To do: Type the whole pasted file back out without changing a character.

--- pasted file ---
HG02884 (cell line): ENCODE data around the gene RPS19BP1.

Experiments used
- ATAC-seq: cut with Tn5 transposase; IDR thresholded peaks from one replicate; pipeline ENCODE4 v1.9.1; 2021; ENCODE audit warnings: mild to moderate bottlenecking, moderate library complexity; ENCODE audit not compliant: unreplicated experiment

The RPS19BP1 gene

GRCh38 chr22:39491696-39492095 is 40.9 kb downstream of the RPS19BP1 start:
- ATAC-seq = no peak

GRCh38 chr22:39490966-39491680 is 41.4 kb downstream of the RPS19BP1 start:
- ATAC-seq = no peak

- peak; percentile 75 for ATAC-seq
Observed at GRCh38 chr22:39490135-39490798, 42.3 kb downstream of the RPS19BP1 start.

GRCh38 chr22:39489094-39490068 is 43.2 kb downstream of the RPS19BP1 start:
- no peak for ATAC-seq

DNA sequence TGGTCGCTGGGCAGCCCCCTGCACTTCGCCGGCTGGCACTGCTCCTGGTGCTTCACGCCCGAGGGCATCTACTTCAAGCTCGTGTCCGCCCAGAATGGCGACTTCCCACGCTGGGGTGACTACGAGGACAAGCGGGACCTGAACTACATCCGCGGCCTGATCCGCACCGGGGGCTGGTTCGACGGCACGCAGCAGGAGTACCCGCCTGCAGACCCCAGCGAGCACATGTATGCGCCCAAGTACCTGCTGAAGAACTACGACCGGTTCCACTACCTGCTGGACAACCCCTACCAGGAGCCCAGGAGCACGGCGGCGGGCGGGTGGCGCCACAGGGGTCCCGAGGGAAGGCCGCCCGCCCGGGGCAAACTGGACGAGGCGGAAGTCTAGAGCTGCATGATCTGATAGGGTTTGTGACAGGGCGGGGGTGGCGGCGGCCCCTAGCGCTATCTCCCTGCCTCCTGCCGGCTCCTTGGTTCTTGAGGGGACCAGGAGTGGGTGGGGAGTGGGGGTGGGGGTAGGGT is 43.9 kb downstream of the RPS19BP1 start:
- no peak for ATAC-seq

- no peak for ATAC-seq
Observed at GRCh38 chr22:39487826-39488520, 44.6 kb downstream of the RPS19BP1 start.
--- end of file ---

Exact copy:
HG02884 (cell line): ENCODE data around the gene RPS19BP1.

Experiments used
- ATAC-seq: cut with Tn5 transposase; IDR thresholded peaks from one replicate; pipeline ENCODE4 v1.9.1; 2021; ENCODE audit warnings: mild to moderate bottlenecking, moderate library complexity; ENCODE audit not compliant: unreplicated experiment

The RPS19BP1 gene

GRCh38 chr22:39491696-39492095 is 40.9 kb downstream of the RPS19BP1 start:
- ATAC-seq = no peak

GRCh38 chr22:39490966-39491680 is 41.4 kb downstream of the RPS19BP1 start:
- ATAC-seq = no peak

- peak; percentile 75 for ATAC-seq
Observed at GRCh38 chr22:39490135-39490798, 42.3 kb downstream of the RPS19BP1 start.

GRCh38 chr22:39489094-39490068 is 43.2 kb downstream of the RPS19BP1 start:
- no peak for ATAC-seq

DNA sequence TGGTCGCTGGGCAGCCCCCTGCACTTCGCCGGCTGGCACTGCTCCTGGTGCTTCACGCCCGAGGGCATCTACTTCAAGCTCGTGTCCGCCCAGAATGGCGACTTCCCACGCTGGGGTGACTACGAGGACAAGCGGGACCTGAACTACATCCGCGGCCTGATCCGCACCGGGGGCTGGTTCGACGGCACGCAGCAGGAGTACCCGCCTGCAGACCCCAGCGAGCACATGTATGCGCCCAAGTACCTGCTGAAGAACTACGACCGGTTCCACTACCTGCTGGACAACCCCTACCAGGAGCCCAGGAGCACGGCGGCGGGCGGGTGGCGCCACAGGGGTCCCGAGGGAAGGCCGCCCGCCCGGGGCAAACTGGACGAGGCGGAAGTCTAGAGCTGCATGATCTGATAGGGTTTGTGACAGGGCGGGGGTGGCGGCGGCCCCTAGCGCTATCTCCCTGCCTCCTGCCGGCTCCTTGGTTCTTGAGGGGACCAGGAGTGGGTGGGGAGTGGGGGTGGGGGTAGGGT is 43.9 kb downstream of the RPS19BP1 start:
- no peak for ATAC-seq

- no peak for ATAC-seq
Observed at GRCh38 chr22:39487826-39488520, 44.6 kb downstream of the RPS19BP1 start.